Got this in an email from DJ Ron and think it's worth a reprint here.
It's nice to see artists who know who they are and aren't afraid to be that person on stage. And it's even nicer to see when crowds react positively to it.
One thing I am quickly realizing is that the more that I spin out of town, the more I enjoy playing here in Nashville.
Spinning in Indianapolis keeps me fresh and makes me work a new crowd. The Indy boys and girls are loving the music/video mix along with the sparkles (headphones/outfits) and my energy on stage (jumping up and down, singing along) - two things that I've kind of moved away from here in Nashville.
[Recently] I kept finding myself hunched down, if not hiding behind my laptop on stage. I am not sure how I devolved from that, but last Saturday at Play, I went in full of energy and kicked it kind of old school and y'all were up for it all night long. A few people asked me about the tweets I sent about being "the authentic you" and that's kind of what I was working through.
I realize and accept that I am not (and would never want to be) the serious superstar DJ who nods his head and segues from song to song - occasionally lifting his arms in the stereotypical DJ as Jesus pose (how many times have you seen that at a festival?) Being joyful and energetic is who I am, as a person and a performer, and I think it took playing on the road for me to come back and accept that.
Two big lessons here...
1. People connect with authenticity.
As long as it's real, you'd be amazed at what you can get away with.
I remember being at a club for a multi-band showcase a few years ago. The first acts who opened the show were both loud and raw and the crowd reflected it.
In the middle of all this, about the third or forth slot, a tiny woman dressed in a "Little House on the Prairie" dress got on stage and started singing hillbilly folk songs. And the room went slient. Literally everybody stopped talking, started listening, and watched her.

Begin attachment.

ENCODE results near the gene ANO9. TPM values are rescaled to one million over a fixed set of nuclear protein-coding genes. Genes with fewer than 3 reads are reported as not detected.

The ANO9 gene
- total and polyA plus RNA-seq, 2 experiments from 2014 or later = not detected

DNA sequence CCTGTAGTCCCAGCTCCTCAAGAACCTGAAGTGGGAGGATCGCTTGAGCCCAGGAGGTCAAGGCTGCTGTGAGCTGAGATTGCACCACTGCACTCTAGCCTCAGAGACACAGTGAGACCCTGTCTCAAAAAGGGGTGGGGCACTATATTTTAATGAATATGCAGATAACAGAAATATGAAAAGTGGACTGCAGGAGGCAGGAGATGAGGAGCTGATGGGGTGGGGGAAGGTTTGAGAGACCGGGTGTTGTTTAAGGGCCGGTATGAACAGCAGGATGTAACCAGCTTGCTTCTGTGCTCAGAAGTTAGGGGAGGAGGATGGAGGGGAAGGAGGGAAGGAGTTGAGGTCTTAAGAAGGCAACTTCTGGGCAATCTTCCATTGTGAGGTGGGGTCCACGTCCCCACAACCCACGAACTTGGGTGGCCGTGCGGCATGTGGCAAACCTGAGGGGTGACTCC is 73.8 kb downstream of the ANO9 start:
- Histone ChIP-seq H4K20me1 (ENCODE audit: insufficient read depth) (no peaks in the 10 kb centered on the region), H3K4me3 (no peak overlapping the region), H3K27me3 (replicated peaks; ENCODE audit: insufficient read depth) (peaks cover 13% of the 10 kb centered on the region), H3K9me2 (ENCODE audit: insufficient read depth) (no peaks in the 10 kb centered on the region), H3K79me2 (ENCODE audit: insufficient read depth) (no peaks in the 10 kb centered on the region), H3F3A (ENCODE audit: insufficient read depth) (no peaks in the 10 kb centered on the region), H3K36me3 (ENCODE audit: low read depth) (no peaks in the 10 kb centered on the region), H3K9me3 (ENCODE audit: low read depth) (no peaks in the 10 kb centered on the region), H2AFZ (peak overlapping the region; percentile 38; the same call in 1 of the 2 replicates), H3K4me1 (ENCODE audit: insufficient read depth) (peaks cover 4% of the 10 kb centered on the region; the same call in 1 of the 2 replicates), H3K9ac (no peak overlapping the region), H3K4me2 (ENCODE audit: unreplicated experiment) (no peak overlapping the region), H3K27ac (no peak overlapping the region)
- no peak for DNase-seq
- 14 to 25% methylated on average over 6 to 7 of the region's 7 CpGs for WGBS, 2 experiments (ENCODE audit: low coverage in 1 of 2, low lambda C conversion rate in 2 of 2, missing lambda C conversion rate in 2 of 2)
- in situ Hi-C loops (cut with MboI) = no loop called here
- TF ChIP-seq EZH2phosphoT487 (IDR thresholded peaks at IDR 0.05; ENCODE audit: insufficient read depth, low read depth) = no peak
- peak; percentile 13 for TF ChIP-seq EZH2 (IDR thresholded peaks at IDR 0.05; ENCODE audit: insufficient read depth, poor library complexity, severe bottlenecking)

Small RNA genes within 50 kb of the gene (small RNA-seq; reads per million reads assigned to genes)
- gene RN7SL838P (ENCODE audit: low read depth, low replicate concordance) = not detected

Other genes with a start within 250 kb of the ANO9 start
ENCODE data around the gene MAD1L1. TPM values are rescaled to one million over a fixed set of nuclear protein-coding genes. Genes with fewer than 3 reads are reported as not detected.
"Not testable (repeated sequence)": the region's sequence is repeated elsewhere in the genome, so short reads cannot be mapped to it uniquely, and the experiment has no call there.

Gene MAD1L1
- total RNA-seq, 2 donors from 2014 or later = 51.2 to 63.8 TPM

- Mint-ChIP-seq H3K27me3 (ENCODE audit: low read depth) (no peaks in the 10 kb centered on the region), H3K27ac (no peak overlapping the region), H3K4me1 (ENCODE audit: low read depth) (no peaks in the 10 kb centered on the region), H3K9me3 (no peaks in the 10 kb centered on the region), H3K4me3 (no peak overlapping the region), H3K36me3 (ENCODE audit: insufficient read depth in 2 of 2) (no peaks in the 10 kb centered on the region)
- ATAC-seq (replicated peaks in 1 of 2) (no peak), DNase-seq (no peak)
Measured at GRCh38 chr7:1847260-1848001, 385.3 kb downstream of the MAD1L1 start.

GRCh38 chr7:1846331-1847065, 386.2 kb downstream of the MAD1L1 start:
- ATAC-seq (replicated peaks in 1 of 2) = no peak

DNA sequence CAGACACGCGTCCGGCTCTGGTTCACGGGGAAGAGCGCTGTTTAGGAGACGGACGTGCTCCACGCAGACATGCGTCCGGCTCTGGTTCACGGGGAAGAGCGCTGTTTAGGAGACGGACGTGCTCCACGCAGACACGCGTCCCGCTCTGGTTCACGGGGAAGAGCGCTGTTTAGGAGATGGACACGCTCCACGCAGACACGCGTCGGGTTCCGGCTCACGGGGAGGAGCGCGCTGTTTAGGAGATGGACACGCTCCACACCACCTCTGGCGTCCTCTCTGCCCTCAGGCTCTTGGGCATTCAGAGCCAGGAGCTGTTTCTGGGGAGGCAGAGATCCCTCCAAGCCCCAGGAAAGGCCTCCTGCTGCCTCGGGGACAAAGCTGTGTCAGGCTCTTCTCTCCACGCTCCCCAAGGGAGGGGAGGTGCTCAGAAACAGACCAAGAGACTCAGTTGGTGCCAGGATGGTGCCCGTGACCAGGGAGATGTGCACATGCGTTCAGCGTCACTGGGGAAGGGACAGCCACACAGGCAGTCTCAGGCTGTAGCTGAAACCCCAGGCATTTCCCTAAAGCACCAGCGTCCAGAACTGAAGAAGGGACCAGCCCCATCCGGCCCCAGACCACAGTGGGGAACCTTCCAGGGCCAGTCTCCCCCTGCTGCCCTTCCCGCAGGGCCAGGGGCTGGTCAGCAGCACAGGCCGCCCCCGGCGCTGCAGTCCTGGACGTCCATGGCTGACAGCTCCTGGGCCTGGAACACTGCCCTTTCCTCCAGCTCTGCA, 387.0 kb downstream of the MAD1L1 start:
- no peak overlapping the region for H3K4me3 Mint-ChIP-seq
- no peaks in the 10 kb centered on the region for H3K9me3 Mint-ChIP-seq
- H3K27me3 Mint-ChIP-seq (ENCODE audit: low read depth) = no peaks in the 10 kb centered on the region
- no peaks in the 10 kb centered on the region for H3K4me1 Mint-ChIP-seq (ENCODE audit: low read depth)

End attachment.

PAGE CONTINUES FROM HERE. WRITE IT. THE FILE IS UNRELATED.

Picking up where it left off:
She did things her way and it worked. And even though the crowd wasn't necessarily a match for it, she got both their attention and respect.
Imagine being on a show like American Idol, The X Factor, or America's Got Talent. You're about to go on, after three women who each sound like the lovechild of Christina Aguilera and Mariah Carey...
It would be easy to think, "The way to compete is to do a song that showcases my vocal gymnastics."
If "vocal gymnastics" is what you do, that might work. If that's not your game though, don't bother to play it.
They zig, you zag.
People want authenticity and will always respond better to something real than an attempt at something you're not, even if it's not as flashy or technically perfect.
2. Don't take things too seriously.
People in the audience want to have a good time. The acts who stare at their feet aren't necessarily uncool, but they are boring.
Stop playing it safe, get out of your comfort zone on stage, and give people a show.
Who would you rather watch?
Or this one?The first guy isn't nearly as hip. He'll probably never have his own perfume line or be followed around by paparazzi. When it comes to being entertaining on stage and actually connecting with an audience though, I'd bet on him every time.